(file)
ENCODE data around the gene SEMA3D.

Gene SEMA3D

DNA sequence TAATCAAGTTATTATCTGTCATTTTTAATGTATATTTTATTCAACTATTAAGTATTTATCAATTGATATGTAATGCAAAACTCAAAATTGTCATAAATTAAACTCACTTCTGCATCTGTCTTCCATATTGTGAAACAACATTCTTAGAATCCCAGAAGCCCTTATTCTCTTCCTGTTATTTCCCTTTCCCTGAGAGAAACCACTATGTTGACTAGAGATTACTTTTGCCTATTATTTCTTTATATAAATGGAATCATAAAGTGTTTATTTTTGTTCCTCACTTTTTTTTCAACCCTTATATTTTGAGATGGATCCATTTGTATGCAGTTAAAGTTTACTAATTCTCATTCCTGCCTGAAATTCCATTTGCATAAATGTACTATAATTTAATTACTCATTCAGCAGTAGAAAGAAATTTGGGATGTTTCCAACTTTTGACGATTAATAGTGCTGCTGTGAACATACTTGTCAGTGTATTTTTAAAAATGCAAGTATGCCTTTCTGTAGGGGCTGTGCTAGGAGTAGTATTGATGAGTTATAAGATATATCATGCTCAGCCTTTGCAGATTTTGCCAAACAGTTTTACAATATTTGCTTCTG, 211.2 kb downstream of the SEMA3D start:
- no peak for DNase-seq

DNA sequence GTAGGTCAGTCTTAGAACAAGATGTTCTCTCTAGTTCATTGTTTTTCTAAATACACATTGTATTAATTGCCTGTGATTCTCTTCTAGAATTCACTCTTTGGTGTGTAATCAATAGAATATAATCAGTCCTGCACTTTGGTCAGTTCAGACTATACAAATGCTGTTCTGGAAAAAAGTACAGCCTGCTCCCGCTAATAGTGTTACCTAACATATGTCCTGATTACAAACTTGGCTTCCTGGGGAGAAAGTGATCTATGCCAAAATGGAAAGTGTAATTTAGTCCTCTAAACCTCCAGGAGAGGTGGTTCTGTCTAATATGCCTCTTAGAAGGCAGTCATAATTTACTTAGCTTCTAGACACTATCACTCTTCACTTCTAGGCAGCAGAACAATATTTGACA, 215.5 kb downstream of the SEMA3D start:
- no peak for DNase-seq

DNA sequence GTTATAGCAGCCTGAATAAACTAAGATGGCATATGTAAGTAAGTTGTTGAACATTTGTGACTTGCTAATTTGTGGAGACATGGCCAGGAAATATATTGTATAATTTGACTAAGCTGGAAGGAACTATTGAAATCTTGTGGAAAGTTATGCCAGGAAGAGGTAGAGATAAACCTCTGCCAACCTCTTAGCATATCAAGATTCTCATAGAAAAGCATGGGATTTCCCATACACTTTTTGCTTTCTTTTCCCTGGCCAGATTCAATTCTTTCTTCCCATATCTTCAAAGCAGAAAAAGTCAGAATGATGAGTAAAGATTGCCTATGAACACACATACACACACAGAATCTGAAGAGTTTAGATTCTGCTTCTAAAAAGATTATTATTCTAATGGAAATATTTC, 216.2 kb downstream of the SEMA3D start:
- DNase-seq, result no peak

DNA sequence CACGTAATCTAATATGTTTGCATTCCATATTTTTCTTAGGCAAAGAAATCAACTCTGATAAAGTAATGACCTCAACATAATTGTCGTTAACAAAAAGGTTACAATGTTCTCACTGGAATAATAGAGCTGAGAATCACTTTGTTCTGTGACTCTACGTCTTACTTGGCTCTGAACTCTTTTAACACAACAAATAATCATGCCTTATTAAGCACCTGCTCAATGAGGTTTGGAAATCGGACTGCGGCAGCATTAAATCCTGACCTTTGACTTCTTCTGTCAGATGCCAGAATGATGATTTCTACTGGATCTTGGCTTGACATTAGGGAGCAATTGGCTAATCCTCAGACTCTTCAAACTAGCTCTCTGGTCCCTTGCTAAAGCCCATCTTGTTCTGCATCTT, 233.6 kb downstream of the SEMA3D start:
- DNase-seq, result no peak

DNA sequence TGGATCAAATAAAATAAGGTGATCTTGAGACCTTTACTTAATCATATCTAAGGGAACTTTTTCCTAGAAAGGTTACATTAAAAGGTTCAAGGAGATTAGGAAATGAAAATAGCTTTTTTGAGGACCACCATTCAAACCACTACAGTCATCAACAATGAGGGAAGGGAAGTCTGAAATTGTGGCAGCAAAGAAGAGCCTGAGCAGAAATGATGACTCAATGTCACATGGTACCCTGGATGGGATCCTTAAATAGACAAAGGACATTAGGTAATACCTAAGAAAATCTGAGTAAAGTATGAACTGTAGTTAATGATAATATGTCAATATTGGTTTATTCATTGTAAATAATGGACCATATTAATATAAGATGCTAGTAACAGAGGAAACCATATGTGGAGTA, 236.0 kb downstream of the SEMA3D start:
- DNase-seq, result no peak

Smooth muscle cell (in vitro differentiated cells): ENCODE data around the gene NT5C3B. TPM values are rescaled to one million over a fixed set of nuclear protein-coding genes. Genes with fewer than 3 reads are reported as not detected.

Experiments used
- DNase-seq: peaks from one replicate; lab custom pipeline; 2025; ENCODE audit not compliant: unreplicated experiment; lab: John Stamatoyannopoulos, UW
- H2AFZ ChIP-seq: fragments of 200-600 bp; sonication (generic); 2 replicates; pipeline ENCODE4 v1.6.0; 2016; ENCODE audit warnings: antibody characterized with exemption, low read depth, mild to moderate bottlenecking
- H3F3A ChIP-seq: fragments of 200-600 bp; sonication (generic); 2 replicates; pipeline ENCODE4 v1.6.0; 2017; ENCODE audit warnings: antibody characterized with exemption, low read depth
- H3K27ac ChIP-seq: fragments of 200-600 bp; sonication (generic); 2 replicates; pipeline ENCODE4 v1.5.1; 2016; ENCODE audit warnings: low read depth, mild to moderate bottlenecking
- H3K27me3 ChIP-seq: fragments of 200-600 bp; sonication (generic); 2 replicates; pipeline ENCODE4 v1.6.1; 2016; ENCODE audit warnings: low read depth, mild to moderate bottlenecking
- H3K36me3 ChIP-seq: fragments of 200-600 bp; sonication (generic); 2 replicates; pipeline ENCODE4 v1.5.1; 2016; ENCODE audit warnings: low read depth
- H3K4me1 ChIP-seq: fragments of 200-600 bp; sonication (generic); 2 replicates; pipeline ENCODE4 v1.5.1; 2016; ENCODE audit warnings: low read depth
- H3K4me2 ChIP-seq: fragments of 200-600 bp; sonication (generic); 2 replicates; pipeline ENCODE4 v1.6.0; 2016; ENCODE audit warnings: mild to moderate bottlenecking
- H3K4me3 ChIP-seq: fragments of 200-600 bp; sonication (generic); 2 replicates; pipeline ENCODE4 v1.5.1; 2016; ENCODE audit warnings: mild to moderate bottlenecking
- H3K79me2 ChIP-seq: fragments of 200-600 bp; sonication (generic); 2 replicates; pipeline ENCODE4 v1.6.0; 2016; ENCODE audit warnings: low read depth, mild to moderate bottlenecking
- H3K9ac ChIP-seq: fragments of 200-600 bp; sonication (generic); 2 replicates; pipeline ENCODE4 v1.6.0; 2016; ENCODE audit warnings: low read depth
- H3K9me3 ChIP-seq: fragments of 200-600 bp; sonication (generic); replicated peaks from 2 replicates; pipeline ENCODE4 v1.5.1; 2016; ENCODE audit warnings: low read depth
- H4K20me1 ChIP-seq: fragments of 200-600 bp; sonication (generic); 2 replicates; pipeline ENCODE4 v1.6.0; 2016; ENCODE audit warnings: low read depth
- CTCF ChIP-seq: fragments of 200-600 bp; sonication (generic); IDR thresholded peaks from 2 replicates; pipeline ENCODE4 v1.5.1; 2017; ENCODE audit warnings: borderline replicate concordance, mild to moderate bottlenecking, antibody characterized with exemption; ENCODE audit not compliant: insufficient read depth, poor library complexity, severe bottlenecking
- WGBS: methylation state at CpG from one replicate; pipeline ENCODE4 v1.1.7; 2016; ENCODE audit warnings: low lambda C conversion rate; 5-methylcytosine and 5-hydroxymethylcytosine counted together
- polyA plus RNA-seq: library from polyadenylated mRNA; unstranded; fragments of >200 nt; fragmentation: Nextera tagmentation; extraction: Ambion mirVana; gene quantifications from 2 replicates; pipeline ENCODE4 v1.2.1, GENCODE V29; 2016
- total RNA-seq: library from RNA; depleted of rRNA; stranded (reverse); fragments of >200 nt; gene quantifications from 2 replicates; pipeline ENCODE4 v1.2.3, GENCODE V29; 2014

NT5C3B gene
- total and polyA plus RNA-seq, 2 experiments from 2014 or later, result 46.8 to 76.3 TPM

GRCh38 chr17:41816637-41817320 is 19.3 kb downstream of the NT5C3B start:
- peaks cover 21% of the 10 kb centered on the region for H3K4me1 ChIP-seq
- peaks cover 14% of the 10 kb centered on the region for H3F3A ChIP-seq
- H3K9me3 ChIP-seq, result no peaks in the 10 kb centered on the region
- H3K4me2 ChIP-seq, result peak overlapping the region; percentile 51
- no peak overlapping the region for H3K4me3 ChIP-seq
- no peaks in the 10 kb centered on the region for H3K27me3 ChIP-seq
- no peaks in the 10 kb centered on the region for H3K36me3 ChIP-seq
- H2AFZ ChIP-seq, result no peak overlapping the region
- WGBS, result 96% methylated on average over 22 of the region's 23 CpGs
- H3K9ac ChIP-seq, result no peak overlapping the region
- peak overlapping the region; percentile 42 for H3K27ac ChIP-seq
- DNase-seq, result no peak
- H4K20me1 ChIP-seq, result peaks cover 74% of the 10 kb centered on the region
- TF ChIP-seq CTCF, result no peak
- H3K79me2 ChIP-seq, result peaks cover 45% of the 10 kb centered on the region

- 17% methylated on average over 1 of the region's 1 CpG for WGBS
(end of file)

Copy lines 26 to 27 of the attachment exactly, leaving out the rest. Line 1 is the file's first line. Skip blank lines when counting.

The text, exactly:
- H3K9me3 ChIP-seq: fragments of 200-600 bp; sonication (generic); replicated peaks from 2 replicates; pipeline ENCODE4 v1.5.1; 2016; ENCODE audit warnings: low read depth
- H4K20me1 ChIP-seq: fragments of 200-600 bp; sonication (generic); 2 replicates; pipeline ENCODE4 v1.6.0; 2016; ENCODE audit warnings: low read depth